The CHI conference is the leading venue to present innovations in human computer interaction. The year's best work from researchers and practitioners is selected in a strictly competitive process. But this competition also inevitably means that many valuable contributions are never presented at CHI - and some might not even be submitted.
With alt.chi 2009, we want to open up for unusual, challenging and thought-provoking work that might not otherwise be seen at the conference. alt.chi is a place to experiment with how CHI submissions are presented, submitted, reviewed and selected. alt.chi is CHI's breathing hole, the space for change, where new ideas can be tried out and experienced. alt.chi 2009 is your chance to present that paper you always wanted to write but you knew would never get through the conventional review process.
Alt.chi invites controversial ideas (ignore the user?), novel prototypes (is this DUX -- Designing for User Experience?), "failed" but valuable user studies, bold experiments (no pain, no gain?), and anything else that can give a fresh perspective on CHI (paradigm shift?). We invite submissions that explore technical or practical limitations in technologies or methodologies (support for user laziness?); that introduce promising, although currently non-viable techniques (perhaps using Wizard-of-Oz methods); that critique the current state of the field (where's your formal experiment?); and that explore topics outside of current discussion (human-pillow interfaces?). How about replication studies (good for students!)? We particularly welcome topics on or against CHI 2009's theme, Digital Life in a New World (Analog Death in the Old World?). We invite work that would otherwise not have been presented at CHI 2009, because it is too controversial (or too embarrassing) or outside of the norm.
Papers should not be anonymized since alt.chi has a fully open review process, and must be formatted in Extended Abstracts format. Papers may not be more than 10 pages long, and the abstract should be no longer than 100 words. Final submission PDFs must be no larger than 4 megabytes large. When submitting the paper, authors must describe a brief history of the paper, such as if it has been rejected from another forum. Although an alt.chi paper is not an "archival publication" (in the same way that Works-in-Progress are "not archival") the paper should not be accepted or under review anywhere else at the time of submission. The site will be closed for submissions 7 January 2009 (5:00pm PST) and no extensions will be granted.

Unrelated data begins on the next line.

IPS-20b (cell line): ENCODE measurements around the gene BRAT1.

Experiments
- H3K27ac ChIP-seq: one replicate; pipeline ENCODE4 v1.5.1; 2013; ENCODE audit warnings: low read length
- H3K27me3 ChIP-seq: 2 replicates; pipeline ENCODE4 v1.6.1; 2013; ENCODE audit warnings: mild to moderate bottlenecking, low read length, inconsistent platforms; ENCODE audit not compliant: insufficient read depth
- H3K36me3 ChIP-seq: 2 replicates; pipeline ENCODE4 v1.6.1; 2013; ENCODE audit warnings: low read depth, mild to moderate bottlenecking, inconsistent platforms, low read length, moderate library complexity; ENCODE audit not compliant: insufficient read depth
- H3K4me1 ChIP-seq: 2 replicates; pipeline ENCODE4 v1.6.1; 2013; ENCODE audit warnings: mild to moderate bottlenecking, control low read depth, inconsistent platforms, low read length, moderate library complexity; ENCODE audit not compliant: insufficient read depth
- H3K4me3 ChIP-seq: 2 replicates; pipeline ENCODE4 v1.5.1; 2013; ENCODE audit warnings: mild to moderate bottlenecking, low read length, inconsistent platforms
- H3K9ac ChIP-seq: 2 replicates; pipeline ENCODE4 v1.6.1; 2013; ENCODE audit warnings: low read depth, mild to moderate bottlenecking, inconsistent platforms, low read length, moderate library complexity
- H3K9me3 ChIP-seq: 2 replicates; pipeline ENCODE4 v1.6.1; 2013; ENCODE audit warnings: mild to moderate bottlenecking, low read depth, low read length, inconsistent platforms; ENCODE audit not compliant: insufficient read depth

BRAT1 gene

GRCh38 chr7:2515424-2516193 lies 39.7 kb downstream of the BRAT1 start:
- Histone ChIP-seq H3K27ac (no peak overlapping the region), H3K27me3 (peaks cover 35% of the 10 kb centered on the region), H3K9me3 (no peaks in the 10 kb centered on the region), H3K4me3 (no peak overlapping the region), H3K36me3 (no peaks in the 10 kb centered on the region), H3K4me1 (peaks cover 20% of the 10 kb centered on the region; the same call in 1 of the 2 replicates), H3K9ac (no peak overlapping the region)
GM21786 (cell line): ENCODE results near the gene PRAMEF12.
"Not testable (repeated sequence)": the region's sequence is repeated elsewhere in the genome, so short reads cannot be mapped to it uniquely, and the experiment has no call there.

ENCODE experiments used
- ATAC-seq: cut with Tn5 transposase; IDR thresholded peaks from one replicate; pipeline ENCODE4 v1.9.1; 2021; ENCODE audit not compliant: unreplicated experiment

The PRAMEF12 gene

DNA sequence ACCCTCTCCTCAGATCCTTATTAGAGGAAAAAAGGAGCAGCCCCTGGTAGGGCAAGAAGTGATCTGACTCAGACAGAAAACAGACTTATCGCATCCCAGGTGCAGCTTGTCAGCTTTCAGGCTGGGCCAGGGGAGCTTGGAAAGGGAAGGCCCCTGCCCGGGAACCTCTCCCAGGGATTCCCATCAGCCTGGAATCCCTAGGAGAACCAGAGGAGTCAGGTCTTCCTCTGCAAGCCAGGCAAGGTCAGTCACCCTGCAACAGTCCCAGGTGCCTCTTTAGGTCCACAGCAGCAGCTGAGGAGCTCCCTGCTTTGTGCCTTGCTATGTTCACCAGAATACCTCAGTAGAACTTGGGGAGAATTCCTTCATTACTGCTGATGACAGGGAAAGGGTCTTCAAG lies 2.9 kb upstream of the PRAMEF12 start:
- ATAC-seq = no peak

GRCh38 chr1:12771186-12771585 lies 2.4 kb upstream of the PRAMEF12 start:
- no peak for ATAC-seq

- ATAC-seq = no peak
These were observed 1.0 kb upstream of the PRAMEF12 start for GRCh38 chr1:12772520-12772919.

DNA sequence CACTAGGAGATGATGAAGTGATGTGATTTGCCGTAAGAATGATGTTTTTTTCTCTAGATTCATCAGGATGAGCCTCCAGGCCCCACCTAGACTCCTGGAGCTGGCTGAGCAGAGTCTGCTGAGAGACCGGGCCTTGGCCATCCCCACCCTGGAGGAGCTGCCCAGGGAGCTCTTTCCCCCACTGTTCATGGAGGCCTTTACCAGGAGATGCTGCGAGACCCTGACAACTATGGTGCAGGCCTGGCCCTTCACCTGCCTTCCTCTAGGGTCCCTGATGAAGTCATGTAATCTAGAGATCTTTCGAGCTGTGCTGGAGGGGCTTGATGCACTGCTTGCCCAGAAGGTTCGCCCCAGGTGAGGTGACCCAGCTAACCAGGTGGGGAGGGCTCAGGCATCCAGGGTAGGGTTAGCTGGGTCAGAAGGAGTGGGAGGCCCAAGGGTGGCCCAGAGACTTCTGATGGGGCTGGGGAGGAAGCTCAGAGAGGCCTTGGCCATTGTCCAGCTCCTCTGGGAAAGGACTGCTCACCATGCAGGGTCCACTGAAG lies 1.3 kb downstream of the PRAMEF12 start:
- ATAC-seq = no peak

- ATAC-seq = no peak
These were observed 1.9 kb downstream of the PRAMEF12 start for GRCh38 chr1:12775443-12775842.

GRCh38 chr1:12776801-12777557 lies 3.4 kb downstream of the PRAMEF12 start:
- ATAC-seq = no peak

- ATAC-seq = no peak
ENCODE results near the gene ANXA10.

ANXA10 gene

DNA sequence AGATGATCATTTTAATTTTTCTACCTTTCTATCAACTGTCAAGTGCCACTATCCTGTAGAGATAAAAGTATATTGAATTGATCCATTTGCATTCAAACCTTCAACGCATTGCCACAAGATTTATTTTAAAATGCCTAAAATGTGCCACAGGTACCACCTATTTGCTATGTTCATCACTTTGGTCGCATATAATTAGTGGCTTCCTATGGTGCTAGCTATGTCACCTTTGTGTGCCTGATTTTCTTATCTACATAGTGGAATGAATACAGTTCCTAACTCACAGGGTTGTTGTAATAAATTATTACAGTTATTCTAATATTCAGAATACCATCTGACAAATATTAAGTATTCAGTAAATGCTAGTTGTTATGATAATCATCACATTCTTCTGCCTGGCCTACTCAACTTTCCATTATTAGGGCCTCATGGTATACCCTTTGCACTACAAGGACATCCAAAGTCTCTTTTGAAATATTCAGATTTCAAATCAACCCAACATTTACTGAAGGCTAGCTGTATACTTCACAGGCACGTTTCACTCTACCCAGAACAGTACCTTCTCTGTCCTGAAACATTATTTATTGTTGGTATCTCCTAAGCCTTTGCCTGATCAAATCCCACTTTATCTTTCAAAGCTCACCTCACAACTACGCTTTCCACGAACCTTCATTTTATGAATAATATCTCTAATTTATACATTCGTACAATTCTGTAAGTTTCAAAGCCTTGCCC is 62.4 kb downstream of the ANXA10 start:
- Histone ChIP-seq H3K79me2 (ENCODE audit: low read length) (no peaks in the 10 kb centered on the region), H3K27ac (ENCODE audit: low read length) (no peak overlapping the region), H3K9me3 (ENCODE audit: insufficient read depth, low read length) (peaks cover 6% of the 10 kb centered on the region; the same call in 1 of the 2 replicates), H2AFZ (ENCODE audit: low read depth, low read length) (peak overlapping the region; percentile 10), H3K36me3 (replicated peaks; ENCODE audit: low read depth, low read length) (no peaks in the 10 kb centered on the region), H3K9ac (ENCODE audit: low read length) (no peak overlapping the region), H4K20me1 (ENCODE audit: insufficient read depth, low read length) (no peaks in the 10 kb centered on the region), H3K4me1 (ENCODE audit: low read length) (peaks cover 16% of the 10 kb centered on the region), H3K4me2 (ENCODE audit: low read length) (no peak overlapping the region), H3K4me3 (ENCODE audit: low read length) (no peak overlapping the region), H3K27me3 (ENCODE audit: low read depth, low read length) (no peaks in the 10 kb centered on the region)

The alt.chi 2009 program will be selected through a non-anonymous process, where all submissions and reviews are completely open. There will be an open forum were anyone can register to submit and review, and all submitters are required to take part in the review process. All reviews and submissions will be available to anyone who registers. We want to encourage discussion and debate on what makes a good alt.chi (or regular CHI) submission, what makes a good review, and, ultimately, what makes for a fruitful conference experience.
A preliminary set of accepted papers will be presented at the website on 26 January 2009. This gives authors the opportunity to dispute the decision and gather further reviews if necessary, before the final decision is made by the chairs. Authors will be notified of acceptance or rejection by 30 January 2009.
All accepted alt.chi papers will be presented at the conference. Because of the diversity of alt.chi papers, each paper will get the amount of time for presentation that fits best. The chairs will decide how long each presentation will be upon acceptance and specification of the detailed program. Expect between 10 and 25 minutes of presentation followed by five minutes of questions.
Accepted alt.chi papers will be distributed in the CHI Conference Extended Abstracts DVD. They will also be placed in the ACM Digital Library, where they will remain accessible to thousands of researchers and practitioners worldwide.